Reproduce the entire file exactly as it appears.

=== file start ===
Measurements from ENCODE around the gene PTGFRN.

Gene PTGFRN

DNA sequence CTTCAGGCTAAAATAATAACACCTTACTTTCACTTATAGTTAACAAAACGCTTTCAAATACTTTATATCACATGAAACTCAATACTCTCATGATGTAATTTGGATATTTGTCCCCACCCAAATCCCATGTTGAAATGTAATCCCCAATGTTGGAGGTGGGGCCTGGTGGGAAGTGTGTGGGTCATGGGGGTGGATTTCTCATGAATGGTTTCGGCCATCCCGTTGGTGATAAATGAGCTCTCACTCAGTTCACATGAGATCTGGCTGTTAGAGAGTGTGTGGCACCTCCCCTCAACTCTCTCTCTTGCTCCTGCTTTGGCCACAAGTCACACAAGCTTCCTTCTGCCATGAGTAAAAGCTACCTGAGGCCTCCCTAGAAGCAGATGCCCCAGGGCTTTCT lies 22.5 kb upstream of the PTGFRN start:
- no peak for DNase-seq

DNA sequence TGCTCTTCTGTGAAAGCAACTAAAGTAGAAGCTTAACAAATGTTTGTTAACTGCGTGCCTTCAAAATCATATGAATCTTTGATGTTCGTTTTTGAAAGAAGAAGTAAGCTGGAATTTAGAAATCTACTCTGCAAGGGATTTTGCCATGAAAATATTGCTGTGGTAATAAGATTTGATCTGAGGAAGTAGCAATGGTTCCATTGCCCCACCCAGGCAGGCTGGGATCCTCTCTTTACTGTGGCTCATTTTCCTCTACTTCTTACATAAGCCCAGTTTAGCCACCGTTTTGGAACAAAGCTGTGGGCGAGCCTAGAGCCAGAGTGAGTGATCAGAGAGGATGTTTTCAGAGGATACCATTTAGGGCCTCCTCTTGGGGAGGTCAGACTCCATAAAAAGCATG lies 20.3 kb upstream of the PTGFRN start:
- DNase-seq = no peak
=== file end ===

Measurements from ENCODE around the gene PTGFRN.

Gene PTGFRN

DNA sequence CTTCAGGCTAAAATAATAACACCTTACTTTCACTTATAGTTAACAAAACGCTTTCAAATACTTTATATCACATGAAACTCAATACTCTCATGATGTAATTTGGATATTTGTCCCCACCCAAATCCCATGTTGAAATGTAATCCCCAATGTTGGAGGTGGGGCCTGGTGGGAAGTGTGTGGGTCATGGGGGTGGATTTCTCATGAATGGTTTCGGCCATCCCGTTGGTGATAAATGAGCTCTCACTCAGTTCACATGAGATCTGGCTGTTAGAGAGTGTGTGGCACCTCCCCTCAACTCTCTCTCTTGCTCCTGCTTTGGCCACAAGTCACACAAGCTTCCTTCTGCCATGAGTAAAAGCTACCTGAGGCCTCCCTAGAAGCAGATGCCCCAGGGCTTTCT lies 22.5 kb upstream of the PTGFRN start:
- no peak for DNase-seq

DNA sequence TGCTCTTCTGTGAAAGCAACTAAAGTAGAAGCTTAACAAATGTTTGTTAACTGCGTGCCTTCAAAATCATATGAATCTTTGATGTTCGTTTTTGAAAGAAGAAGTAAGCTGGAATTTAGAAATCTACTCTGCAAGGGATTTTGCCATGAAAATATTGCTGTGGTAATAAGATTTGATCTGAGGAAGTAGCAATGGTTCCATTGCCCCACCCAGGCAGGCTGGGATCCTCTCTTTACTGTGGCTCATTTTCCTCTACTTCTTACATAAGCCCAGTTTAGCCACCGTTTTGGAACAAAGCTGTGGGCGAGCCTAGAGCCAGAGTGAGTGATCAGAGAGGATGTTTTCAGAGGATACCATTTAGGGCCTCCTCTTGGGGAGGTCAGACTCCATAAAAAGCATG lies 20.3 kb upstream of the PTGFRN start:
- DNase-seq = no peak